New Rochelle High School alumnae Jade Rosado, now a sophomore at the University of Connecticut, is on a scholarship in an Honors program for STEM (science, technology, engineering and math) students. Plus, she participates in a two-year research program that enables her to immerse herself in topics of specific interest.

 That love was seeded by the Science Research Program at New Rochelle High School.

The program has become a signature source of pride at the school and for the City School District of New Rochelle. It gives students with an interest in science an opportunity to take on advanced studies while being mentored by distinguished scientists at colleges, universities or science-oriented companies as they perform a research project.
“My favorite part of the program was how individualized it was,” said Rosado. “You’re able to learn more about a topic that you are genuinely interested in.”
The program reached new heights in 2021, when three students qualified for the elite Regeneron International Science and Engineering Fair (ISEF). Only 1,800 students in the world qualify, and three were from New Rochelle High School: Isabelle Balachandran, Amanda Cao and Natalia McMorris. Students in the program also won a total of 67 awards, the biggest yearly total ever.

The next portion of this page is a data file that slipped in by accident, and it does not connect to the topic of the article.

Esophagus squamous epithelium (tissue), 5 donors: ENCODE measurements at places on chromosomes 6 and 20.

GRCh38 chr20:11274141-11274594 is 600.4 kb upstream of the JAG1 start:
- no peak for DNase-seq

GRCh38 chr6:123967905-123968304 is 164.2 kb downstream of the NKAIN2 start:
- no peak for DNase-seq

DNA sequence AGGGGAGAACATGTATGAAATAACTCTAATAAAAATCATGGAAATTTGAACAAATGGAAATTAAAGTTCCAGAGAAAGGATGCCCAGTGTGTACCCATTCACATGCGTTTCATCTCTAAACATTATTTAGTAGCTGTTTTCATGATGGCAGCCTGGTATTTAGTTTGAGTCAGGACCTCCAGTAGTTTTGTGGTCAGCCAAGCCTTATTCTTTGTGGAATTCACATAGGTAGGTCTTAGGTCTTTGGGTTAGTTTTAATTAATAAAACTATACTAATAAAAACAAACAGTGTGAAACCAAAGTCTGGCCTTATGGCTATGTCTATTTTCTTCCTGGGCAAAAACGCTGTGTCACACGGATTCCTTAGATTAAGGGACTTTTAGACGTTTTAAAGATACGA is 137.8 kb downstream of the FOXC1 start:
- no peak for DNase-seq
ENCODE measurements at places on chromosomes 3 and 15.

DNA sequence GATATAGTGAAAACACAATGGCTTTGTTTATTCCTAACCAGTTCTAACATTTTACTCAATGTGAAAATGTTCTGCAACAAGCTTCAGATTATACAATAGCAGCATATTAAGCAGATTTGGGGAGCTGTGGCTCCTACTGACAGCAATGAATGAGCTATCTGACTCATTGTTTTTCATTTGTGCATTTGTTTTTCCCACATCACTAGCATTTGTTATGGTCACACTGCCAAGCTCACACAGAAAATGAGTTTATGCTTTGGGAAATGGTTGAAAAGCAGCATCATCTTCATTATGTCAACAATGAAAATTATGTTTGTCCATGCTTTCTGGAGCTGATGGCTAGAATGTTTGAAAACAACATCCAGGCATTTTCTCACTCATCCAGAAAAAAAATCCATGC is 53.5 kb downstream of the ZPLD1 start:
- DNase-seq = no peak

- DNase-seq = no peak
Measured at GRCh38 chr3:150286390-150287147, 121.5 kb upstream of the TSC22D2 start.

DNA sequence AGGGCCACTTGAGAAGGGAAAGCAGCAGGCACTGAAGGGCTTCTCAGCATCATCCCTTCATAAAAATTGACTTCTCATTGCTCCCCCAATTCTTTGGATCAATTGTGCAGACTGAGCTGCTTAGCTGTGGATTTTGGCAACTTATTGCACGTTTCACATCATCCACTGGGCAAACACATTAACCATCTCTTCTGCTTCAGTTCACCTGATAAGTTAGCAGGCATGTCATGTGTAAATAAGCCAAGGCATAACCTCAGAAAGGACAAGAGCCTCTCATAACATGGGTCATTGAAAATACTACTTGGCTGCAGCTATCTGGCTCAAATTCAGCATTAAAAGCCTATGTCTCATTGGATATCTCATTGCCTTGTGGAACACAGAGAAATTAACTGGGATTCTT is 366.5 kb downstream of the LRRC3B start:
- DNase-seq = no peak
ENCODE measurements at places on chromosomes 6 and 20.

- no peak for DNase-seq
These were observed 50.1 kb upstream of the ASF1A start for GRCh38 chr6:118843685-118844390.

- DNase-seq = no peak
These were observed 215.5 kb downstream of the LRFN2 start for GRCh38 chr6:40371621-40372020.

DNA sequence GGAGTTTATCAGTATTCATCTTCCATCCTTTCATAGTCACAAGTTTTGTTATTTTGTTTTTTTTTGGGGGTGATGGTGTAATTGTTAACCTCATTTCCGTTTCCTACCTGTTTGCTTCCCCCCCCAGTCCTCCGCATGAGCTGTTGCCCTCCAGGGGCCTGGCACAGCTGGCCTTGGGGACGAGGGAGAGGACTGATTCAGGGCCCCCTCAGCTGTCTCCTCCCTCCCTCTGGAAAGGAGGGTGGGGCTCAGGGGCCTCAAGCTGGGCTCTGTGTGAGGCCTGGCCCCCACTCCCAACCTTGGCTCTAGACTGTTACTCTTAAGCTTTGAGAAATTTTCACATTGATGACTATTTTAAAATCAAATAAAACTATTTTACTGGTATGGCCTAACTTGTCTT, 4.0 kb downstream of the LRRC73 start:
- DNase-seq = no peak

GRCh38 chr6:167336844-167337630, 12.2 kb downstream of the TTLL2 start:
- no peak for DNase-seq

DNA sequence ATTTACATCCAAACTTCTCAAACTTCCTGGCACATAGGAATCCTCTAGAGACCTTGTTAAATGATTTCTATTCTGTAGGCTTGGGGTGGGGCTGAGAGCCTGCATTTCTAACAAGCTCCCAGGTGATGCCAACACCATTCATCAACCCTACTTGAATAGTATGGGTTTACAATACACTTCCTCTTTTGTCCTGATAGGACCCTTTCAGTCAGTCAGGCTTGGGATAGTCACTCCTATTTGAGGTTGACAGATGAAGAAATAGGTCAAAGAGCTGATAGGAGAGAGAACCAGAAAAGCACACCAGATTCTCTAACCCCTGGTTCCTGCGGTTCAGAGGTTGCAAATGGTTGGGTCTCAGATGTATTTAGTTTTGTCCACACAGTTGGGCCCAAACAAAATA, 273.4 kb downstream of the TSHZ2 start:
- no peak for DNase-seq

“We’re very proud that we’ve been able to continue to have our students excel at the highest international level amidst the pandemic and challenges of remote learning,” said New Rochelle High School’s Jeff Wuebber, the program supervisor.
Applications to join the program open every January. Any student with a love of science and a willingness to work hard and innovate is eligible. This year, there are 60 freshmen studying pre-science research (a new high) and 50 students in the Science Research Program.
“Our goal is to build on our phenomenal successes last year and increase our accessibility and visibility across the school and district,” said Wuebber. “One of the hallmarks of science research is the kids learning together and collaboratively in our classroom, and we haven’t been able to do that in the past year and a half (due to the pandemic and this school year’s flooding damage). This year, we really want to reach even more kids and encourage them to join our journey of scientific discovery.”
Students in the program don’t just make discoveries; they also become graduate-level scientists and learn crucial skills in public speaking, networking, giving presentations, and working with adults in a professional environment. Students who participate are well prepared for the challenges, joys, and opportunities of college education.

Alumnae like Rosado and Zahra Masih (now a senior at Cornell) confirm that the Science Research Program helped set them up for success in their collegiate studies.
“Coming into college with science literacy skills, scientific writing skills and research experience has not only made me feel confident in my classes, but also helped with a constant struggle of mine: public speaking,” said Rosado.  
Masih said the Science Research Program was her first exposure to participating in larger-grade experiments, and it resulted in her falling in love with science.
“The research that I conducted over my high school summers, under the guidance of the program, prepared me not just for college lab research experiences, but also gave me a leg up in applying for college summer internships,” she said.
To learn more about the program, contact Wuebber at jwuebber@nredlearn.org.

Jade Rosado

Zahra Masih